1. More and more efforts are taking place all over the country by groups and individuals from the Dati Leumi community that are connected to the above - i.e - yeshivot and kollels being set up in the middle of cities/towns developing programs with the outside communities, Rav Moti Elon's Mibrasheit program that is spreading in the Mamlachti Dati elementary school system, local tzedakah initiatives, local social justice initiatives etc.

2. A movement aimed at developing an overall Jewish society in Israel, based on Jewish values in every area of life, is growing little by little - Manhigut Yehudit. This movement is still in its infancy and mostly only heard of with regards to the 'Land of Israel' issue, but it is growing. This movement is based upon the premise that in order to make the above change all happen, the Dati Leumi community can no longer just lead itself and look out for its own interests on the communal level, but must work and lead together with the rest of Am Yisrael.

We have much work to do to accomplish this turnaround in the Religious Zionist community, but the key to making it work is the realization that we must work hand in hand together with the other Jews in this country who also care about these issues - only then will we make it work. Once we, as a community, realize that there are other Jews in this country, maybe not as religious as us, who also care about these issues and we are willing to work together with them to place those issues on the communal-Israeli agenda than half the battle will be won.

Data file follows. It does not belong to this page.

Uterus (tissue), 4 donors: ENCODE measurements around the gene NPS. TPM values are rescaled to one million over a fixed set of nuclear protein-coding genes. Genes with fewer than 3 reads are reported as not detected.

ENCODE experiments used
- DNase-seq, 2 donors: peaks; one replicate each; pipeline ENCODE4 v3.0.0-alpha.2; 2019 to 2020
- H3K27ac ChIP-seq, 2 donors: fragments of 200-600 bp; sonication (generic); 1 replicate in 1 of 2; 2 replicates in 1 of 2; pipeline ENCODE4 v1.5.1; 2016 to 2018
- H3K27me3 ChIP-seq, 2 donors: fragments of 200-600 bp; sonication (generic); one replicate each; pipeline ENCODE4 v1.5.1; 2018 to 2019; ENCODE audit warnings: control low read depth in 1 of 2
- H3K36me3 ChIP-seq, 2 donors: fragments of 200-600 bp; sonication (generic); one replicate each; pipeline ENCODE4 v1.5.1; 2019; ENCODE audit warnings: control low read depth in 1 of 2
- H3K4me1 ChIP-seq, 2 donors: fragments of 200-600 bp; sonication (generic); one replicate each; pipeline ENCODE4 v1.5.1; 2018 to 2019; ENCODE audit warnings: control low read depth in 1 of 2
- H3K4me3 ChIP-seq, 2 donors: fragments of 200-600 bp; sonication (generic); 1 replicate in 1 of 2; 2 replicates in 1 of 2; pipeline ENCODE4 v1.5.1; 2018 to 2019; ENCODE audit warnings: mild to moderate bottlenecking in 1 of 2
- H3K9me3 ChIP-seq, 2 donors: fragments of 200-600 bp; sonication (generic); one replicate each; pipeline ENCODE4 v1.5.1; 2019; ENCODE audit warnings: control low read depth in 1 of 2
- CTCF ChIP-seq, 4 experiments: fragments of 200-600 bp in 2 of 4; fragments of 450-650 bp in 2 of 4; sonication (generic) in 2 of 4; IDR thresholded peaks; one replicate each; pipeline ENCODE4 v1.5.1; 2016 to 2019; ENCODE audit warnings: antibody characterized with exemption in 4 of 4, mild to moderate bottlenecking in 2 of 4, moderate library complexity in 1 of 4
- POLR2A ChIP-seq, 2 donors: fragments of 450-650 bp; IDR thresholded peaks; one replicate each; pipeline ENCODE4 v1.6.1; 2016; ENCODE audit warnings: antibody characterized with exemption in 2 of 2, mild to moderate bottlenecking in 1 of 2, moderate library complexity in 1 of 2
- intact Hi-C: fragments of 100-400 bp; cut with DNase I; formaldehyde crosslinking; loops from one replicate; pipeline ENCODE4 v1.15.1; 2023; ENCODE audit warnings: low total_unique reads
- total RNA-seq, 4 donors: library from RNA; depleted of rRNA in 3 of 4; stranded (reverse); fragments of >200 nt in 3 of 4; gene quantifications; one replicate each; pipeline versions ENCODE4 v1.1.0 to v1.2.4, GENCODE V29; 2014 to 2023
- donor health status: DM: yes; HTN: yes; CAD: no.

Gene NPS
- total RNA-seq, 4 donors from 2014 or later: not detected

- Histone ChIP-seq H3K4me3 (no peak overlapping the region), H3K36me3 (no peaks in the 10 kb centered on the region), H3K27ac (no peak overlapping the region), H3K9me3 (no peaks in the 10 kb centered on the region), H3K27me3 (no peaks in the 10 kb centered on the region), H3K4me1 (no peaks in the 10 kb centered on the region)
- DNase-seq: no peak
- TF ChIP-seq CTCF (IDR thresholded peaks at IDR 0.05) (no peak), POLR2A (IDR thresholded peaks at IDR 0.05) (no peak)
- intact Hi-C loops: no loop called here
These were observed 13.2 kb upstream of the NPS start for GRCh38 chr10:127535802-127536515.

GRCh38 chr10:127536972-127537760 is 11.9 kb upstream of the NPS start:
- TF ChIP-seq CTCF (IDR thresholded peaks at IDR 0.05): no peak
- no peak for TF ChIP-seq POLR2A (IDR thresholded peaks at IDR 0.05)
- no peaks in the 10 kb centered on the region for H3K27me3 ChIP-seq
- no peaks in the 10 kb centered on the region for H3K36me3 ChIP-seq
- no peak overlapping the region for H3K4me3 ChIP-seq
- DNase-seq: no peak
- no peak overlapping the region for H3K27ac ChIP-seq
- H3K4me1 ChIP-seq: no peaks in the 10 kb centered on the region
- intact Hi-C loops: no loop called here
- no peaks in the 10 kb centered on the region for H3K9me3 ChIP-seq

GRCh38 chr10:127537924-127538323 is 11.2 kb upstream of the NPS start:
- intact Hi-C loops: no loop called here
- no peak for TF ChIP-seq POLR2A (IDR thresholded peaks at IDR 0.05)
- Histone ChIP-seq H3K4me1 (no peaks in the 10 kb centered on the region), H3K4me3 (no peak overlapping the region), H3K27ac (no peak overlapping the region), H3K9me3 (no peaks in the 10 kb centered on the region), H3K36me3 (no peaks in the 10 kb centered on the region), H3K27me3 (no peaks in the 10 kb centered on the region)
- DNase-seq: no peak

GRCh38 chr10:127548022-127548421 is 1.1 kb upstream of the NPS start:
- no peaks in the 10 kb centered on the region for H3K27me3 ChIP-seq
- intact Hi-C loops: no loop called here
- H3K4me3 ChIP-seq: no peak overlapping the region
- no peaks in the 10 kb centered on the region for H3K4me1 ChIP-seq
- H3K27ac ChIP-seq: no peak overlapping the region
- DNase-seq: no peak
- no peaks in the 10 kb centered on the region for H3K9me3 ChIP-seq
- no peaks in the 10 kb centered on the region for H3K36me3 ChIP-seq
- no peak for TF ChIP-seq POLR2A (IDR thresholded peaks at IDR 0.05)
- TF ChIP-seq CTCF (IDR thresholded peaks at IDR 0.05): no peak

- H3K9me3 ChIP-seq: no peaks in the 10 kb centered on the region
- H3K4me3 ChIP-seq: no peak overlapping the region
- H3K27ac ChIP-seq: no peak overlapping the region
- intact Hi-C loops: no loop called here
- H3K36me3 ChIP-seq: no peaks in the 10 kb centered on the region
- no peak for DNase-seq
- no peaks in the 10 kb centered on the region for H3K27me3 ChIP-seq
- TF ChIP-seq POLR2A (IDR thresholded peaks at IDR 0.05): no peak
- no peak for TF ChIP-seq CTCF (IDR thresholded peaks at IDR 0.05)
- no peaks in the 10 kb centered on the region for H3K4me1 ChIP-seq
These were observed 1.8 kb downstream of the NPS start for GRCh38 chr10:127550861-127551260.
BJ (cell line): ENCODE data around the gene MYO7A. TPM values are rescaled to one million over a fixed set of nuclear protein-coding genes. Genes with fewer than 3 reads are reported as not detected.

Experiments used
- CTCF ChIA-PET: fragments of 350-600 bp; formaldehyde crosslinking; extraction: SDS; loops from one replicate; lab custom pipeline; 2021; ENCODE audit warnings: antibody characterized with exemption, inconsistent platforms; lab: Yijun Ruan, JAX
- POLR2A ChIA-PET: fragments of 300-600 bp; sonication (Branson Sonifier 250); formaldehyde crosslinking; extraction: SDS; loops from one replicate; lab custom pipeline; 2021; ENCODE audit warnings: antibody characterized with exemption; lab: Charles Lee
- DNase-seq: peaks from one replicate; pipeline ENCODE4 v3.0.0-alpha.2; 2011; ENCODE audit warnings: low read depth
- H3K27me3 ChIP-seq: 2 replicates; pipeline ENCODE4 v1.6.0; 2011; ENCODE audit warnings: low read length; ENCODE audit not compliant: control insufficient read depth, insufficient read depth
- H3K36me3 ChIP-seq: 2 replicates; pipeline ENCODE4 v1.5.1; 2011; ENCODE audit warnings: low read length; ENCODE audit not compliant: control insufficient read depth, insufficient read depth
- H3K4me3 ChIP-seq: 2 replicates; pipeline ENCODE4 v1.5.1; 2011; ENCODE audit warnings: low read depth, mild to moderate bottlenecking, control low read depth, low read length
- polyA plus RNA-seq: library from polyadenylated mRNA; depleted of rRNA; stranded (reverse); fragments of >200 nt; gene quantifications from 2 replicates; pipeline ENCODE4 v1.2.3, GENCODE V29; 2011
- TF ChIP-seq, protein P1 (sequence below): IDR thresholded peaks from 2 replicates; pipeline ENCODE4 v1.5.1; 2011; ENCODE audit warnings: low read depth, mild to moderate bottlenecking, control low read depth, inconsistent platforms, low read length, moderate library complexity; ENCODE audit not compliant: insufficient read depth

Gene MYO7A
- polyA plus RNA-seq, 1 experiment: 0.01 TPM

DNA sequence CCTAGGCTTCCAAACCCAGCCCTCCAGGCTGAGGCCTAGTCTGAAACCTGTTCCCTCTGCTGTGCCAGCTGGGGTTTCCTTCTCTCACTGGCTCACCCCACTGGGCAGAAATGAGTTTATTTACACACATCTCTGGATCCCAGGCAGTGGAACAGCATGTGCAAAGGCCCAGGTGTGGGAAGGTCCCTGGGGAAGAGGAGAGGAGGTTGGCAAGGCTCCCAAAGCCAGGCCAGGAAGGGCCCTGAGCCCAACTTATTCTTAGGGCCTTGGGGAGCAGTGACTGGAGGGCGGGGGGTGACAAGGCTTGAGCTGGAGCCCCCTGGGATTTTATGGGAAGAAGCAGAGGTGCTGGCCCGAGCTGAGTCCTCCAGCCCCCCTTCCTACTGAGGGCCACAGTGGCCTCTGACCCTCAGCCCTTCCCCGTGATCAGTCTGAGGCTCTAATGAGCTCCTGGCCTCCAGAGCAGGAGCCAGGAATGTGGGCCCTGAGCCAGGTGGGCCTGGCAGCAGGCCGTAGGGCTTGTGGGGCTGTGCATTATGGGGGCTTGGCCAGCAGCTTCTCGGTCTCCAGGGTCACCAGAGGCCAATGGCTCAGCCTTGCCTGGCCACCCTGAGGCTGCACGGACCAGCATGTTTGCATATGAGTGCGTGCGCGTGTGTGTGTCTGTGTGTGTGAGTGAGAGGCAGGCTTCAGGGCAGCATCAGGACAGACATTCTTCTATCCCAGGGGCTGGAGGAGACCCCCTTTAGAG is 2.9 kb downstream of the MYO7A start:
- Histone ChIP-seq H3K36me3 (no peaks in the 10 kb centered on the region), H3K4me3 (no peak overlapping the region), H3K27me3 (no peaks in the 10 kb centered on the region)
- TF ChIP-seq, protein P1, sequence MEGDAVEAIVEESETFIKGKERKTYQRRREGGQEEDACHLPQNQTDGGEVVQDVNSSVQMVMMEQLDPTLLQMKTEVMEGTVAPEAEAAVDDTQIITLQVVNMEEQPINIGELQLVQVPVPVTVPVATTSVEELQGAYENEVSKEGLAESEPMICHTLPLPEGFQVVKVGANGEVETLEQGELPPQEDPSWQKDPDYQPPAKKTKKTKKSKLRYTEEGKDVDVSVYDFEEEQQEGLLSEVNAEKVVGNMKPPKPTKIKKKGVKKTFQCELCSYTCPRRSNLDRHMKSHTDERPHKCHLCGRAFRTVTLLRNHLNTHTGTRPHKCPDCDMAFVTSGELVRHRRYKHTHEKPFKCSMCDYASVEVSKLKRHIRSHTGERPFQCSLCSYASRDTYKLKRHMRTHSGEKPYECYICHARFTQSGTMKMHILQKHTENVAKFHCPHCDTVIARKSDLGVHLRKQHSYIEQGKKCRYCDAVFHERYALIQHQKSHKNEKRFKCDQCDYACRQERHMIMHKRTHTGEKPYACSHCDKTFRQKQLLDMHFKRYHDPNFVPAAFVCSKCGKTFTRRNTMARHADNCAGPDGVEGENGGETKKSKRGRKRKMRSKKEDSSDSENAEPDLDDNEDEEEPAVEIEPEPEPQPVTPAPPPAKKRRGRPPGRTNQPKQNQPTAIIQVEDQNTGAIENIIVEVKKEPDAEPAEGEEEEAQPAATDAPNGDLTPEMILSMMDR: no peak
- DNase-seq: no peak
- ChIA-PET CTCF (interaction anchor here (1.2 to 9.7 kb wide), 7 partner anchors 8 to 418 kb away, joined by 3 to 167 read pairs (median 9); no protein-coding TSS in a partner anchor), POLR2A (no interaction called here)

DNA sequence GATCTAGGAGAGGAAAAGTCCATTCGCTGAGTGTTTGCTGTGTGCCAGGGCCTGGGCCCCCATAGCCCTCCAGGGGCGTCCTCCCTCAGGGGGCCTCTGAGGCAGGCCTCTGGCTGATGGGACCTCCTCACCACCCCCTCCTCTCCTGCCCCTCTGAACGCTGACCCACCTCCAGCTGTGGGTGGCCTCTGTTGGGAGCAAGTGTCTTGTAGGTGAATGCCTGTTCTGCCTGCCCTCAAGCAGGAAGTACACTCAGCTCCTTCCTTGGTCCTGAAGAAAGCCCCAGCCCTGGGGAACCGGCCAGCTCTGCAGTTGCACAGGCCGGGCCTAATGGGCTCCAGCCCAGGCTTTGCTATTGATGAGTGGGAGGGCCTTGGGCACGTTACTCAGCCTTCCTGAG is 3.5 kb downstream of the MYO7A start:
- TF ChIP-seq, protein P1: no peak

Tuesday, June 01, 2004

An Interview Arafat Does Not Want the World to Hear

An Interview with Walid Shoebat - an Arab Terrorist from Beit Lechem area turned Zionist

After a few minutes of a news report, the interview begins (around 5 minutes and 40 seconds into the recording).

How Can we Trust Any Other Party Other than Ourselves?

Video of armed Arabs in Gaza using UN ambulances to travel to and from battles

Have we heard a peep about this from the UN? The US? Does anybody remember the scandal of the UN involvement in the kidnapping of the three Israeli soldiers on the Lebanese border in the year 2000?

We all know this fact about the UN, and it is sad and scary, but true. The Jewish State is on its own in this world to defend itself. It can't trust outside powers (UN, EU or even the US) to defend us, regardless of the pacts signed. They all have their own geo-political interests - and that leaves Israel as their pawn. We must trust ourselves, and as soon as the other powers realize that, we will be in a better position than we are today.

The world loves the Jewish people as victims, but not as leaders of their own country, their own destiny, a position of strength.

Now Sharon is talking to Mubarek about helping out with bringing security to Gaza. Something stinks here - since Egytpt is obviously not doing the job of preventing weaponry from getting into Gaza in the first place so why trust them to help us secure Gaza if we are not there? Why does Sharon even entertain the thought?

In anycase, =tThis Gaza plan of Sharon is only the beginning of the world-powers planned land give-away that they have planned for us anyways - regardless of Sharon's plan that pulling out of Gaza would give us diplomatic quiet from the world. What is he thinking??

The following article spells this out quite well

Pressure begins: Disengagement from Gaza is not Enough